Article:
Open Courseware Initiatives and the Challenge of Sustainability

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Taylor Walsh writes on behalf of Ithaka S+R. She is the author of Unlocking the Gates: How and Why Leading Universities Are Opening Up Access to Their Courses (Princeton, N.J.: Princeton University Press, 2011).

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Like all other academic digital resources, open courseware initiatives face substantial challenges in developing successful models for long-term sustainability. Lauded for their efforts to expand access to elite classrooms, these projects now find themselves at a critical juncture.

The first such initiative launched in 2001, when MIT announced its landmark OpenCourseWare (OCW) project to publish versions of nearly all its courses online. Nearly a decade later, hundreds of open courseware projects now operate at colleges and universities around the world. Often begun in better economic times, and initially funded by foundations committed to the principle of open educational resources, these efforts now risk being seen as luxuries that are no longer affordable in an era of spending cuts.

Within the tight-knit field of open courseware, none of this is news. Sustainability is a perennial topic of conversation among project leaders and funders and has long been a subject for conference discussions, a field to be filled in on grant applications, and a general source of anxiety for all involved. Joel M. Smith, Carnegie Mellon’s CIO and principal investigator for the university’s Open Learning Initiative (OLI), has said that members of the open courseware community often “try to have a meeting about sustainability and . . . all dance around it—and that’s something we really need to figure out.”1

Given that open courseware initiatives are—and want to remain—freely available to the public, obtaining the necessary financial resources to keep them up-to-date and relevant raises considerable challenges in a constantly changing digital environment. A number of revenue-generating options have been considered or pursued but have met with limited success so far. Various “freemium” models—in which some content and functionality are free while premium features must be paid for—remain largely experimental and have yet to yield much earned income. Most host institutions have been averse to running advertisements on their courseware sites, and continuing to chase foundation money or large private donors carries an element of uncertainty. This leaves the parent institutions that have initiated, housed, and staffed these projects as the most obvious long-term funders to take over when external monies inevitably expire. And with open courseware initiatives’ six- to mid-seven-figure annual operating budgets, major research institutions would seem capable of providing continuing support—if the incentives are there. But it is far from guaranteed that the host institutions will be willing to shoulder this burden in perpetuity, particularly during these lean times.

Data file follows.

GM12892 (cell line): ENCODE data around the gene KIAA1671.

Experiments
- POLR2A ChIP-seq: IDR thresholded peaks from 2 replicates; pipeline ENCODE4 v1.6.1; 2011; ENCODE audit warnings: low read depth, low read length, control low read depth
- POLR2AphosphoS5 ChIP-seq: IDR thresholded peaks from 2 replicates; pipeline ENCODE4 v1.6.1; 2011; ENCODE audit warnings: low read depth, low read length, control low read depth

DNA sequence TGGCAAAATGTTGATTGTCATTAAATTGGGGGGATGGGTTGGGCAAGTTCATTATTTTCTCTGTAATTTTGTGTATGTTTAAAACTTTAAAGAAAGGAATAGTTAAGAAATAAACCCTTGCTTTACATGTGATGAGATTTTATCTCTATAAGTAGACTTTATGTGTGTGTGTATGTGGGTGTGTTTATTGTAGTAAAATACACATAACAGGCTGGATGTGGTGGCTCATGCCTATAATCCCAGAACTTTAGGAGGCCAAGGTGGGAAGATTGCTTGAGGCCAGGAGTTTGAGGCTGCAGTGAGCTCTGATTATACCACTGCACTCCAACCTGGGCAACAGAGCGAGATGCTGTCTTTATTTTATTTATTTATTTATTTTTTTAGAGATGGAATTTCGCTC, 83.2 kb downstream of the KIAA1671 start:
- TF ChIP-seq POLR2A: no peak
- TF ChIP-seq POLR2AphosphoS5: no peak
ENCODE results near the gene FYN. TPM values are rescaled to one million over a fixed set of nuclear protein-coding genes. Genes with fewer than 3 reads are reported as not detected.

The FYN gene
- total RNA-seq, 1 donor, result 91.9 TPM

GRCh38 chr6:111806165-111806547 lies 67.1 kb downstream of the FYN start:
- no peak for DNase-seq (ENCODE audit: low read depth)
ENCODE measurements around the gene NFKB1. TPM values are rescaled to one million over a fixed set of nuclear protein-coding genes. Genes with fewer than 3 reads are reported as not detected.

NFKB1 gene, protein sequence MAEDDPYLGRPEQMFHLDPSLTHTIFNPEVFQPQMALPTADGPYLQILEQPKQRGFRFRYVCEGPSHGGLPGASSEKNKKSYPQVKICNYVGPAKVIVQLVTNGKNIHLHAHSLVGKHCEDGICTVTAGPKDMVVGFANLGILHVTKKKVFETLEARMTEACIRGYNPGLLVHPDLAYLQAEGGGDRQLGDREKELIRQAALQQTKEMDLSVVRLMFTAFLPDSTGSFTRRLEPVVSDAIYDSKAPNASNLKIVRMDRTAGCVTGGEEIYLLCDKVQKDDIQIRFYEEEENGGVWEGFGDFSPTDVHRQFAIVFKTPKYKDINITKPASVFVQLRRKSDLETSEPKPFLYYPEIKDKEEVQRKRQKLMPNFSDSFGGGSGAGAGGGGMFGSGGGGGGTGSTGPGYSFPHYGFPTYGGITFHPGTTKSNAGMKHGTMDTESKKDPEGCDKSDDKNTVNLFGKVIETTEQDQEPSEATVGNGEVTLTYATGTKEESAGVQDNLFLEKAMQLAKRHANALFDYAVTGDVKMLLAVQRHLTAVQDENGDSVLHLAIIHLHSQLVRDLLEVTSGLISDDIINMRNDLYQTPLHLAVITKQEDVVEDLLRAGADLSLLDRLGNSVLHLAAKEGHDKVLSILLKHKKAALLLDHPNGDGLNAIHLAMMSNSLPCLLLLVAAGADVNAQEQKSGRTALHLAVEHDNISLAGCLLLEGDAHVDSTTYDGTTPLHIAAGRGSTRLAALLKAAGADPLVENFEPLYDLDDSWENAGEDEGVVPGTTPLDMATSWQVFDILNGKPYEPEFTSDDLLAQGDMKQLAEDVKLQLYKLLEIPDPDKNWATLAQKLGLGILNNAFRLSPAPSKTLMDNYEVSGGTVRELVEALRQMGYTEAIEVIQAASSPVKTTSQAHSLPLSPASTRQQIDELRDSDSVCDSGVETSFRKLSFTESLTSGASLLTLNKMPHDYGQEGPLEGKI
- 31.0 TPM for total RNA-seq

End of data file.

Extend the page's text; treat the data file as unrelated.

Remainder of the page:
How can an online resource come to be seen as so essential that a university would want to invest in its ongoing maintenance and improvement? The burgeoning field of open courseware illustrates how a digital resource—even one primarily designed to serve an audience beyond the campus community—can locate and build on its internal value to its parent institution. A look at the progress to date of some of the more prominent open courseware initiatives reveals several strategies that can increase an institution’s willingness to assume ongoing financial responsibility for such projects, thus improving chances of long-term sustainability:

  • Involve top campus leaders, early and often. The MIT OCW concept was first raised in a faculty committee convened by the provost, and then-President Charles Vest personally reached out to leaders of the Mellon and Hewlett Foundations to fund it. Vest’s interest in championing the initiative signaled its immediate perceived value, and his frequent publications and speeches on the subject can only have helped to draw positive publicity. Vest’s successor, President Susan Hockfield, maintains a commitment to OCW, indicating that exceptionally strong initial leadership can establish institutional priorities that transcend an individual administrator’s tenure.